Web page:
Effects of Potassium Citrate in Urine of Children With Elevated Calcium in Urine and Kidney Stones
High amounts of calcium in the urine (hypercalciuria) can cause development of kidney stones in children. Treatment for these children includes plenty of fluids, a low-salt diet and medications such as potassium citrate. A major advantage of potassium citrate, as compared to hydrochlorothiazide, is its lack of side effects. One problem the researchers and others have observed is that some children continue to form kidney stones despite correction of hypercalciuria with potassium citrate. One possible explanation is that in some individuals potassium citrate therapy results in an excessive elevation of urine pH, a situation that may predispose to calcium phosphate stone formation. In this study, the researchers will study the effects of potassium citrate on urine chemistries and acid-base balance in three groups of children aged 5-17 years:
- children who are hypercalciuric stone formers;
- healthy children without a history of hypercalciuria or kidney stones.
Particular attention will be paid to try to identify those who develop a very high urine pH (>8) and the factors leading to this metabolic reaction.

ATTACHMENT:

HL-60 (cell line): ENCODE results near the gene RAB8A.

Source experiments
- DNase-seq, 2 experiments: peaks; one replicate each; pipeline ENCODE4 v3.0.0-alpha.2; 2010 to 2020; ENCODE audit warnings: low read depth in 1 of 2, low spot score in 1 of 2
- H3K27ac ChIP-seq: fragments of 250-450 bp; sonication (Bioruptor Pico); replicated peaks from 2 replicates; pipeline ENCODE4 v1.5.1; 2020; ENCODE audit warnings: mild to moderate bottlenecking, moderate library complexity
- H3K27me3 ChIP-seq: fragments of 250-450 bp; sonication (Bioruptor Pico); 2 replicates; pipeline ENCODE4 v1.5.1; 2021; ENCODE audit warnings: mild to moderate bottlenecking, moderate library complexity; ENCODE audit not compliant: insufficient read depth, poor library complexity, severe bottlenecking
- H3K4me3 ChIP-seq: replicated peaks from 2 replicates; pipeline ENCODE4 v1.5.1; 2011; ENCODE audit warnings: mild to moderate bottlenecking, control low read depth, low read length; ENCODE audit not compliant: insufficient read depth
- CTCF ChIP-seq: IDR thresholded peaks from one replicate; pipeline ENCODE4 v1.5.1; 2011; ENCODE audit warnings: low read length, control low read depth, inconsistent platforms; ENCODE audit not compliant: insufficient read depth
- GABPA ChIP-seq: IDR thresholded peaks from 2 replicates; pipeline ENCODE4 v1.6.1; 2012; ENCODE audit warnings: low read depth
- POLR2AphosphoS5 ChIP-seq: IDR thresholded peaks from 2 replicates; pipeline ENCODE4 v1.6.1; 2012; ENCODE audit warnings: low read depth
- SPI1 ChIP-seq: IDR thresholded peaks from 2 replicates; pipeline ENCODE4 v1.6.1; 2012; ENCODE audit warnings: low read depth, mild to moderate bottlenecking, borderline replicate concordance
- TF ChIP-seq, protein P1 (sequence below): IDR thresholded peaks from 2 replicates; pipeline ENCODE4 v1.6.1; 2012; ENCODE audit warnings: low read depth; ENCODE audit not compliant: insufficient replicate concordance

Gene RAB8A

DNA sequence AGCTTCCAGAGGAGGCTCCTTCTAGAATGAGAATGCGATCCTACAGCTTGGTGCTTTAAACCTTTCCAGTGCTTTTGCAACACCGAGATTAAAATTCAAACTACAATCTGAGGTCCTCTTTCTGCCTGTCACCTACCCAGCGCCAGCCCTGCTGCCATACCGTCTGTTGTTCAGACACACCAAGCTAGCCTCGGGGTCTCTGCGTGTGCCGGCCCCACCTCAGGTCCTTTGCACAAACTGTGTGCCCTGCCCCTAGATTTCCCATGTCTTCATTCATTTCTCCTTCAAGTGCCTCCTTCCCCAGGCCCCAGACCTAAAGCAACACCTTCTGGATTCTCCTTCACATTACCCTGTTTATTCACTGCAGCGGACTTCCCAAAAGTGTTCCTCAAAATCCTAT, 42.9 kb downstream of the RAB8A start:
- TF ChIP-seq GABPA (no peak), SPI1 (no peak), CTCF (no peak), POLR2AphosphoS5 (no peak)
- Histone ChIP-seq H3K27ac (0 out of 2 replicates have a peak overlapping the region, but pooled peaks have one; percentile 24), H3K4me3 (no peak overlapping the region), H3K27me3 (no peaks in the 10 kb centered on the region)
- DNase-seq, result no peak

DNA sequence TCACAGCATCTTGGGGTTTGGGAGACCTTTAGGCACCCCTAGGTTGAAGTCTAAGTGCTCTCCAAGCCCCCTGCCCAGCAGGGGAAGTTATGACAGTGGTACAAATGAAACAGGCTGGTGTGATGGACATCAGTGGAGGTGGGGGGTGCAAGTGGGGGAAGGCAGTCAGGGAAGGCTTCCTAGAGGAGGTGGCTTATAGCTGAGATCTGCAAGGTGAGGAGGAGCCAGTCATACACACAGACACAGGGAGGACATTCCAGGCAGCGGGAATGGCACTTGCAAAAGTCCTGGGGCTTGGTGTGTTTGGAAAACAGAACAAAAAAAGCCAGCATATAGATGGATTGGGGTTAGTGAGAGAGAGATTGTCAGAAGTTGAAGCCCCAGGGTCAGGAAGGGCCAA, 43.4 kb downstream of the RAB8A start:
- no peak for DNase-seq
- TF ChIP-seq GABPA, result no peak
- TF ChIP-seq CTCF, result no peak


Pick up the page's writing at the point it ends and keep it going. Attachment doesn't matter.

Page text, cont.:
The researchers will try to learn whether it is the child’s characteristics, the disease manifestations, the dose of the drug, or a combination of the above which may be the cause of the development of very alkaline urine. Based on the results, the researchers hope to be able to better “tailor” the individual treatment for each child with kidney stones.
Drug: Potassium Citrate
Behavioral: Diet low in oxalate and purines
|Study Design:||Allocation: Non-Randomized
Intervention Model: Single Group Assignment
Masking: Open Label
Primary Purpose: Diagnostic
|Official Title:||Urinary Chemistry and Acid-Base Effects of Potassium Citrate in Children With Idiopathic Hypercalciuria and Urolithiasis|
- Changes in urine pH, citrate, calcium and bicarbonate after treatment with increasing doses of potassium citrate [ Time Frame: Duration of protocol ]
|Study Start Date:||July 2005|
|Study Completion Date:||May 2007|
Please refer to this study by its ClinicalTrials.gov identifier: NCT00120731
|United States, Missouri|
|The Children's Mercy Hospital|
|Kansas City, Missouri, United States, 64108|
|Principal Investigator:||Ari Auron, MD||The Children's Mercy Hospital|